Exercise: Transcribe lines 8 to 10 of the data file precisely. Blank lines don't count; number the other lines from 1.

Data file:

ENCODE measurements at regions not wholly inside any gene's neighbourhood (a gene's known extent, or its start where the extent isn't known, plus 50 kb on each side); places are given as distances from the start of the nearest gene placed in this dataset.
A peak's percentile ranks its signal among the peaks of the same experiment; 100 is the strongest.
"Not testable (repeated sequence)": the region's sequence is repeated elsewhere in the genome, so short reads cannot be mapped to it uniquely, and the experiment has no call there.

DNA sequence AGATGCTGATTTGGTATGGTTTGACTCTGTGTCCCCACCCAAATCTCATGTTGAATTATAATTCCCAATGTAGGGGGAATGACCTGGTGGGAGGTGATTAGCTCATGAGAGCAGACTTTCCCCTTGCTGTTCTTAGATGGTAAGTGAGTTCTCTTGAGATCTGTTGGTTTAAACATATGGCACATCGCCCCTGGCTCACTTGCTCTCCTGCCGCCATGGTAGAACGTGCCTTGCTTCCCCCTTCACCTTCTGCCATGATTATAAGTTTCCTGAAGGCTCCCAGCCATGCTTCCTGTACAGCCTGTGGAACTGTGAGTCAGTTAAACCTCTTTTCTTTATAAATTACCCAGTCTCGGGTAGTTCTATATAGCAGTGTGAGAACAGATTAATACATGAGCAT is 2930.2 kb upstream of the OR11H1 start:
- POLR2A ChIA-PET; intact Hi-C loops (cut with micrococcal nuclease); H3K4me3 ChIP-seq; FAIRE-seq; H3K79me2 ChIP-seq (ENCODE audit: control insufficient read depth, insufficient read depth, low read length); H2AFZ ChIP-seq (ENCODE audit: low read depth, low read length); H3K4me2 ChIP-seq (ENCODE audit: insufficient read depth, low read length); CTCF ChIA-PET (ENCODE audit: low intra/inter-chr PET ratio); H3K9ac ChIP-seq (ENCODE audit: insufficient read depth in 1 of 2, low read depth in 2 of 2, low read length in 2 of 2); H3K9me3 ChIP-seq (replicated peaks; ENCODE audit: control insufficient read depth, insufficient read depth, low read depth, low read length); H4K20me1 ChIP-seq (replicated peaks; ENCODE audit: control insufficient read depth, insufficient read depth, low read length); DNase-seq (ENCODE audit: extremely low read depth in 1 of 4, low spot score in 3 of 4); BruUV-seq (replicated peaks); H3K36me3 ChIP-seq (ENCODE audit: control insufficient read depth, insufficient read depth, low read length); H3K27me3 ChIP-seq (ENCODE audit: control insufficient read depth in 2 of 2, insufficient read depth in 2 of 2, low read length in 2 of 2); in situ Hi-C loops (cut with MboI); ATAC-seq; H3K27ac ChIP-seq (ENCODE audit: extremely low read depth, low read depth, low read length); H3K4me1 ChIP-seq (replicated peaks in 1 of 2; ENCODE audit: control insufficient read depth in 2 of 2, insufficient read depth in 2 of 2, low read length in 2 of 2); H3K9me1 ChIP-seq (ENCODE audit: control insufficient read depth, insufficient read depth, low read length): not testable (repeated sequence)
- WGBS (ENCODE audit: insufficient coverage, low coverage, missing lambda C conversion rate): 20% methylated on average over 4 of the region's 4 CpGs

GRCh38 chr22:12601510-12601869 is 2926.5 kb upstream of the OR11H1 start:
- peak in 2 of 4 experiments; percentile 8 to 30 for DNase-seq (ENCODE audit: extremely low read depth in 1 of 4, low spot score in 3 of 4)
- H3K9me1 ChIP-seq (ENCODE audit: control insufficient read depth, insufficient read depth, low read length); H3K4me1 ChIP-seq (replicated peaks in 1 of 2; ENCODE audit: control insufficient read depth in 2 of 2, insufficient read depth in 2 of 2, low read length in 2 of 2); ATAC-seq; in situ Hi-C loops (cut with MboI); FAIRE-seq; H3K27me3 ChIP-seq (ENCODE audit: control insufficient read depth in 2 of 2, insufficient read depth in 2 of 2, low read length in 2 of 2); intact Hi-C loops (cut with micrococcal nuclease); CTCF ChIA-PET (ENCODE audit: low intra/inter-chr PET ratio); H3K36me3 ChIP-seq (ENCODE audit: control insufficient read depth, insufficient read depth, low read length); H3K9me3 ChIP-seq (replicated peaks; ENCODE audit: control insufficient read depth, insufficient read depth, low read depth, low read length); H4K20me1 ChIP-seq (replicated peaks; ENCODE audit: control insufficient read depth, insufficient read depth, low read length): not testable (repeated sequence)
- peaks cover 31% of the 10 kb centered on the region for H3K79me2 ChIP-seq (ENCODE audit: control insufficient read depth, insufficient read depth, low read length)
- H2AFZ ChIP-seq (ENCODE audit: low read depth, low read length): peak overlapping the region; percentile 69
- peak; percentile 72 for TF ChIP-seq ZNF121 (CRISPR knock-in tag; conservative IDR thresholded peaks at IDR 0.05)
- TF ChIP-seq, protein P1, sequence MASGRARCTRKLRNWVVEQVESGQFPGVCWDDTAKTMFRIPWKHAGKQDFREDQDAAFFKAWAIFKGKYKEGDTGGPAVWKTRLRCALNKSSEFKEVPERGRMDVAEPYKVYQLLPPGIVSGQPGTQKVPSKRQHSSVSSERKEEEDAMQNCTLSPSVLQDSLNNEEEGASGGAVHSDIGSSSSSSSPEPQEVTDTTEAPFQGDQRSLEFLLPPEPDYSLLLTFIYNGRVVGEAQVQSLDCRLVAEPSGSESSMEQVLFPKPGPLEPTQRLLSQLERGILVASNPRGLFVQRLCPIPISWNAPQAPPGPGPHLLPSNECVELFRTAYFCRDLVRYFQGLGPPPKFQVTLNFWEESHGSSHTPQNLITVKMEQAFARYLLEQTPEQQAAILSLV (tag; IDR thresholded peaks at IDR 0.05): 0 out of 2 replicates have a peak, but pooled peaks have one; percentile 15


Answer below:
- peak in 2 of 4 experiments; percentile 8 to 30 for DNase-seq (ENCODE audit: extremely low read depth in 1 of 4, low spot score in 3 of 4)
- H3K9me1 ChIP-seq (ENCODE audit: control insufficient read depth, insufficient read depth, low read length); H3K4me1 ChIP-seq (replicated peaks in 1 of 2; ENCODE audit: control insufficient read depth in 2 of 2, insufficient read depth in 2 of 2, low read length in 2 of 2); ATAC-seq; in situ Hi-C loops (cut with MboI); FAIRE-seq; H3K27me3 ChIP-seq (ENCODE audit: control insufficient read depth in 2 of 2, insufficient read depth in 2 of 2, low read length in 2 of 2); intact Hi-C loops (cut with micrococcal nuclease); CTCF ChIA-PET (ENCODE audit: low intra/inter-chr PET ratio); H3K36me3 ChIP-seq (ENCODE audit: control insufficient read depth, insufficient read depth, low read length); H3K9me3 ChIP-seq (replicated peaks; ENCODE audit: control insufficient read depth, insufficient read depth, low read depth, low read length); H4K20me1 ChIP-seq (replicated peaks; ENCODE audit: control insufficient read depth, insufficient read depth, low read length): not testable (repeated sequence)
- peaks cover 31% of the 10 kb centered on the region for H3K79me2 ChIP-seq (ENCODE audit: control insufficient read depth, insufficient read depth, low read length)